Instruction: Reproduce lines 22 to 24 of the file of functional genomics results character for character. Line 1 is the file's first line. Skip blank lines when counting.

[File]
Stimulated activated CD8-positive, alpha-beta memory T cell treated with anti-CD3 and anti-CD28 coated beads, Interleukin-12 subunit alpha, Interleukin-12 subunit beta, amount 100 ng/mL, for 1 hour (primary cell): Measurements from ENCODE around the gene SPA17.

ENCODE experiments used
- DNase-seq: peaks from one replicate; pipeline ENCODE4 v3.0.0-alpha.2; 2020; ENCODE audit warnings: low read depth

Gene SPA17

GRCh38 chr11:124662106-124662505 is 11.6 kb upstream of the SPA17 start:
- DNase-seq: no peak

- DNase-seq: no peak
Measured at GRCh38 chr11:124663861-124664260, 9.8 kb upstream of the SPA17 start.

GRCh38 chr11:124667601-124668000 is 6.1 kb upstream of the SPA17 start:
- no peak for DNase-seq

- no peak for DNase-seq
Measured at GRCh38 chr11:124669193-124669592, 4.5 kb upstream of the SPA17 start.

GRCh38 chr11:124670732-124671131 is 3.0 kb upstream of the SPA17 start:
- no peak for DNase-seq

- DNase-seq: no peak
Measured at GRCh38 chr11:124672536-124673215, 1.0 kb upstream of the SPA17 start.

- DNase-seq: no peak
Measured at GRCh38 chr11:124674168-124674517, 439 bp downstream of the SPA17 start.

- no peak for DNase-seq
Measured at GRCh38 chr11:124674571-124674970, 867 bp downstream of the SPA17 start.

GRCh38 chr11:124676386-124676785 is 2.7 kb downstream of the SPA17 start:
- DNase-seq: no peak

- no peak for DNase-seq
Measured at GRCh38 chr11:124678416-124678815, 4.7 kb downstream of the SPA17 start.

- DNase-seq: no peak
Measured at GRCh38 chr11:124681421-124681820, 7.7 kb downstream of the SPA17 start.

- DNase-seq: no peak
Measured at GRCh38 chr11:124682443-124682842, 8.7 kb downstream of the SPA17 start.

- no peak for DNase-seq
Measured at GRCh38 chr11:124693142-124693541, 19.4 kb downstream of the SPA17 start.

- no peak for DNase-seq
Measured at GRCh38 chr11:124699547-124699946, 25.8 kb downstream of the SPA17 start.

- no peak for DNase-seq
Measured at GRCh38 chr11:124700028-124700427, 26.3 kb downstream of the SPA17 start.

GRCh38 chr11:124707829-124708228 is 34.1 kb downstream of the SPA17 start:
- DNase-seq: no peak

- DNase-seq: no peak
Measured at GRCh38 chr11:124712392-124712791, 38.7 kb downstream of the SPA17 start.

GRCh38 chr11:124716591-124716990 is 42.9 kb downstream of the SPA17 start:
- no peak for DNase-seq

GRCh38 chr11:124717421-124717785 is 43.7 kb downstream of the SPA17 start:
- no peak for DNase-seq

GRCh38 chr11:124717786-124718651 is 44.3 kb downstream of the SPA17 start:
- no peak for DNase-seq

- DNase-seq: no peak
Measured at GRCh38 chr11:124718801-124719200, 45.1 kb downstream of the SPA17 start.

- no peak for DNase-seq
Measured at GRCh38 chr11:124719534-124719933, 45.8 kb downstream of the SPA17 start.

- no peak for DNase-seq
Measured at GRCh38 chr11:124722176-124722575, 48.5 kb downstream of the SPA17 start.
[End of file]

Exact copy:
- DNase-seq: no peak

- no peak for DNase-seq
Measured at GRCh38 chr11:124678416-124678815, 4.7 kb downstream of the SPA17 start.